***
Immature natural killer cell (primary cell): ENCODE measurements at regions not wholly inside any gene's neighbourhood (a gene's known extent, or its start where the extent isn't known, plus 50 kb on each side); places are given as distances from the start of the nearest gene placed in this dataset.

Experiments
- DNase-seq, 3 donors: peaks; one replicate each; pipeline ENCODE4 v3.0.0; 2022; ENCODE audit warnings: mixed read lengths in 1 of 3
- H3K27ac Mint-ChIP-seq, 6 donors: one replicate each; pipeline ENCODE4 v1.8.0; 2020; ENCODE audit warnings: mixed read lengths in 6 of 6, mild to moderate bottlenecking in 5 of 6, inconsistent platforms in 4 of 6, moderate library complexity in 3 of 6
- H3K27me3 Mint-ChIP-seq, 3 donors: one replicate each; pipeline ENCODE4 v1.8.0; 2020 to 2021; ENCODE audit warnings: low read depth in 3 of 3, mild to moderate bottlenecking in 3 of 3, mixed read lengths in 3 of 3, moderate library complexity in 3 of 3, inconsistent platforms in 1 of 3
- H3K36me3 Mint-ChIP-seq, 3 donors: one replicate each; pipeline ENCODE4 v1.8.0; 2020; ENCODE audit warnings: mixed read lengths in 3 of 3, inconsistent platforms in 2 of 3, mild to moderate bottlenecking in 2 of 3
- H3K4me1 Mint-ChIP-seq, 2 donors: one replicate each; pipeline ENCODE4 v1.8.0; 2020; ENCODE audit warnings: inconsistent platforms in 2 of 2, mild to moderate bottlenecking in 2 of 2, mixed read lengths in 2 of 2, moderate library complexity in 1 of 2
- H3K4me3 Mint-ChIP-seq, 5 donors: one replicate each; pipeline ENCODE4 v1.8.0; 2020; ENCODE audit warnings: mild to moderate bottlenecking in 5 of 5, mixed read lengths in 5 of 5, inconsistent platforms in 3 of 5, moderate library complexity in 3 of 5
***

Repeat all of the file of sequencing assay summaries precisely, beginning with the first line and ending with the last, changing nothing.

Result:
Immature natural killer cell (primary cell): ENCODE measurements at regions not wholly inside any gene's neighbourhood (a gene's known extent, or its start where the extent isn't known, plus 50 kb on each side); places are given as distances from the start of the nearest gene placed in this dataset.

Experiments
- DNase-seq, 3 donors: peaks; one replicate each; pipeline ENCODE4 v3.0.0; 2022; ENCODE audit warnings: mixed read lengths in 1 of 3
- H3K27ac Mint-ChIP-seq, 6 donors: one replicate each; pipeline ENCODE4 v1.8.0; 2020; ENCODE audit warnings: mixed read lengths in 6 of 6, mild to moderate bottlenecking in 5 of 6, inconsistent platforms in 4 of 6, moderate library complexity in 3 of 6
- H3K27me3 Mint-ChIP-seq, 3 donors: one replicate each; pipeline ENCODE4 v1.8.0; 2020 to 2021; ENCODE audit warnings: low read depth in 3 of 3, mild to moderate bottlenecking in 3 of 3, mixed read lengths in 3 of 3, moderate library complexity in 3 of 3, inconsistent platforms in 1 of 3
- H3K36me3 Mint-ChIP-seq, 3 donors: one replicate each; pipeline ENCODE4 v1.8.0; 2020; ENCODE audit warnings: mixed read lengths in 3 of 3, inconsistent platforms in 2 of 3, mild to moderate bottlenecking in 2 of 3
- H3K4me1 Mint-ChIP-seq, 2 donors: one replicate each; pipeline ENCODE4 v1.8.0; 2020; ENCODE audit warnings: inconsistent platforms in 2 of 2, mild to moderate bottlenecking in 2 of 2, mixed read lengths in 2 of 2, moderate library complexity in 1 of 2
- H3K4me3 Mint-ChIP-seq, 5 donors: one replicate each; pipeline ENCODE4 v1.8.0; 2020; ENCODE audit warnings: mild to moderate bottlenecking in 5 of 5, mixed read lengths in 5 of 5, inconsistent platforms in 3 of 5, moderate library complexity in 3 of 5